Garden City Park continues to surprise. Formerly a cluster of large and largely overgrown residential lots in north-central Richmond BC, in the early 2000s it was transformed into an urban park with a peanut-shaped pond. An attractive, arched foot-bridge was installed to span the peanut-pinch.
The pond was functional as well as ornamental, connected to and serving as a reservoir for the critical ditching and drainage system of this sea-level city. The park, especially the pond, quickly became a magnet for wildlife. Back in the heyday of blogging I regularly reported on the latest developments, the animal and plants appearing at the pond and within the birch and pine forest that surrounded it .
The first aquatic vertebrates to arrive were the usual urban castoffs, goldfish and red-eared sliders. Soon other fish, including stickleback and brown catfish (bullheads) found their way in though storm drain connections and along with the goldfish attracted herons, grebes, mergansers, and even an osprey, who became a regular, multi-year visitor. At some point cattails emerged and started taking over the shallows,but these were beaten back by a single pair of muskrats, who promptly ate themselves out of house and home and then disappeared.
That was a decade ago. Since then an "adventure playground" has been installed north of the pond, and much of the land surrounding the park has been developed into town homes and condominium towers, into which several thousand humans moved. As proof of the importance of green space to people, the park is now busy from dawn until nightfall with dog-walkers, joggers, tai chi practitioners, and families with young children. I no longer visit very often, because the park is no longer a quick and easy escape from hub-bub. It has become its own hub-bub.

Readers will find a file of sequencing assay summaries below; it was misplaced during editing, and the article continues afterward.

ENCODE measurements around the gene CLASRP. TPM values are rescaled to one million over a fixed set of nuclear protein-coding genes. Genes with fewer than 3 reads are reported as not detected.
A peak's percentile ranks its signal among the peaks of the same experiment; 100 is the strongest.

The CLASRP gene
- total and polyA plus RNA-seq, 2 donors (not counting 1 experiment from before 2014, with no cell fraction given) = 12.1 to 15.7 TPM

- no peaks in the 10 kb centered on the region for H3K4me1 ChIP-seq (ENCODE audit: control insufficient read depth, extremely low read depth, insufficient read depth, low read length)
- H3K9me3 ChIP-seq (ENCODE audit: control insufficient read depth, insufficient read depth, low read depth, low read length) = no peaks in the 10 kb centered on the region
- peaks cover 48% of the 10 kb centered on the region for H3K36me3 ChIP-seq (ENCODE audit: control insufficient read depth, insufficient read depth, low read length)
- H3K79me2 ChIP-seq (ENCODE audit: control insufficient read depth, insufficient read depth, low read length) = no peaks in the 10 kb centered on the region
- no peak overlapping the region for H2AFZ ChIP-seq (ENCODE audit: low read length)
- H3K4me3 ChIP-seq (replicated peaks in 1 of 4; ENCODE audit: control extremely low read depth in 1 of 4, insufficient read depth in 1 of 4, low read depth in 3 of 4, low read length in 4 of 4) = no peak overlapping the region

However, I still pass through whenever I walk home from downtown Richmond. I did so last week on a cool morning after a night in which the temperature had dropped below freezing. There were no ducks on the pond, which was covered with a paper-thin, unevenly frozen layer of ice. As I was crossing the peanut-pinch footbridge I heard a noise.
Something had popped up through the ice.
An otter? How the heck did that get here?
They crunched their way through the ice to shore for a frolic.
Two minutes frolicking was enough, and they returned to the water. One returned with a fish in its teeth.
I watched them for a while. It can be hard to know what an otter is doing. There doesn't seem to be a lot of difference between playing and fishing.
How did they get to the pond? There are no open ditches nearby. Storm drains would seem the most likely solution, but from where? How far did they travel through dark and icky underground pipes? How large are these pipes? Did they have a clue where they were going?
Or maybe they came overland, loping down busy streets through Christmas shoppers, standing on each others' shoulders to push the walk signal at corners, wrapped in a trench coat and wearing a fedora.
A woman taking pictures of water drops on branches came along. I pointed out the otters, which were back out in the ice. She didn't know the word "otter," and all she could make out was a sleek head and sinuous body. "Is a snake?" she asked. "Otter," I repeated. I spelled it out--O-T-T-E-R. "Look it up on Google when you get home." She said, "Okay thank you."
Otters should be shared. They are amazing.
What was this group of three? My guesses are 1) a mother with two grown youngsters, 2) three siblings that have recently become independent from Mother Otter, or 3) a roving gang of bachelor otters, which apparently is a thing.
Who knows how long they'll stay. A hard freeze may force them to move on, or, more likely, they'll eat all the fish. It's all fun and games until the fish run out.